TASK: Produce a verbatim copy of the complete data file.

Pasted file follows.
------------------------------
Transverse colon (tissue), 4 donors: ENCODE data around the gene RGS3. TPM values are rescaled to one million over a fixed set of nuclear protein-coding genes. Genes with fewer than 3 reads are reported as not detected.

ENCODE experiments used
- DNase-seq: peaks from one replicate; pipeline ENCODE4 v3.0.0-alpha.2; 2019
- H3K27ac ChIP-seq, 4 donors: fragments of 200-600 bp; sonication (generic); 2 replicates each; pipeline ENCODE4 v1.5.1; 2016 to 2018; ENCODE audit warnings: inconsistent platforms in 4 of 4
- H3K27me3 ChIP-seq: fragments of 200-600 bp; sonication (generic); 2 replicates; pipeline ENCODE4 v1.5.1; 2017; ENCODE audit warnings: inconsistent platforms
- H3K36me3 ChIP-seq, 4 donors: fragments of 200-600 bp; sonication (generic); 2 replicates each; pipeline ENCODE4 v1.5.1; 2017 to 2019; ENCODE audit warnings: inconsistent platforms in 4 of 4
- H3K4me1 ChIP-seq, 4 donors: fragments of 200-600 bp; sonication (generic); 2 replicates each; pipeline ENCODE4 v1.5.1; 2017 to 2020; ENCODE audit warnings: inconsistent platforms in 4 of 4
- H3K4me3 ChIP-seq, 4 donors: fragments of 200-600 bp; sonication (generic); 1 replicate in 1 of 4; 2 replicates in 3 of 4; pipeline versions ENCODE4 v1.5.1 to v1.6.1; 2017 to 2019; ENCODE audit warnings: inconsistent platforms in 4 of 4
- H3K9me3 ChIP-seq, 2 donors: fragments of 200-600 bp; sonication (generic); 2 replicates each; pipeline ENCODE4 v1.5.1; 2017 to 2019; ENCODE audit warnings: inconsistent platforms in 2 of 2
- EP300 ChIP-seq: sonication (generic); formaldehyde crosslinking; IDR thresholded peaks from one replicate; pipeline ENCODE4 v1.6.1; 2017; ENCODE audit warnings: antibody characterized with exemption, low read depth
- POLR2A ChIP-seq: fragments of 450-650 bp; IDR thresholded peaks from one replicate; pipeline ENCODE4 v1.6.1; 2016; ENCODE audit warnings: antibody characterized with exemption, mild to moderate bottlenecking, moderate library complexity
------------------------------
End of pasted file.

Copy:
Transverse colon (tissue), 4 donors: ENCODE data around the gene RGS3. TPM values are rescaled to one million over a fixed set of nuclear protein-coding genes. Genes with fewer than 3 reads are reported as not detected.

ENCODE experiments used
- DNase-seq: peaks from one replicate; pipeline ENCODE4 v3.0.0-alpha.2; 2019
- H3K27ac ChIP-seq, 4 donors: fragments of 200-600 bp; sonication (generic); 2 replicates each; pipeline ENCODE4 v1.5.1; 2016 to 2018; ENCODE audit warnings: inconsistent platforms in 4 of 4
- H3K27me3 ChIP-seq: fragments of 200-600 bp; sonication (generic); 2 replicates; pipeline ENCODE4 v1.5.1; 2017; ENCODE audit warnings: inconsistent platforms
- H3K36me3 ChIP-seq, 4 donors: fragments of 200-600 bp; sonication (generic); 2 replicates each; pipeline ENCODE4 v1.5.1; 2017 to 2019; ENCODE audit warnings: inconsistent platforms in 4 of 4
- H3K4me1 ChIP-seq, 4 donors: fragments of 200-600 bp; sonication (generic); 2 replicates each; pipeline ENCODE4 v1.5.1; 2017 to 2020; ENCODE audit warnings: inconsistent platforms in 4 of 4
- H3K4me3 ChIP-seq, 4 donors: fragments of 200-600 bp; sonication (generic); 1 replicate in 1 of 4; 2 replicates in 3 of 4; pipeline versions ENCODE4 v1.5.1 to v1.6.1; 2017 to 2019; ENCODE audit warnings: inconsistent platforms in 4 of 4
- H3K9me3 ChIP-seq, 2 donors: fragments of 200-600 bp; sonication (generic); 2 replicates each; pipeline ENCODE4 v1.5.1; 2017 to 2019; ENCODE audit warnings: inconsistent platforms in 2 of 2
- EP300 ChIP-seq: sonication (generic); formaldehyde crosslinking; IDR thresholded peaks from one replicate; pipeline ENCODE4 v1.6.1; 2017; ENCODE audit warnings: antibody characterized with exemption, low read depth
- POLR2A ChIP-seq: fragments of 450-650 bp; IDR thresholded peaks from one replicate; pipeline ENCODE4 v1.6.1; 2016; ENCODE audit warnings: antibody characterized with exemption, mild to moderate bottlenecking, moderate library complexity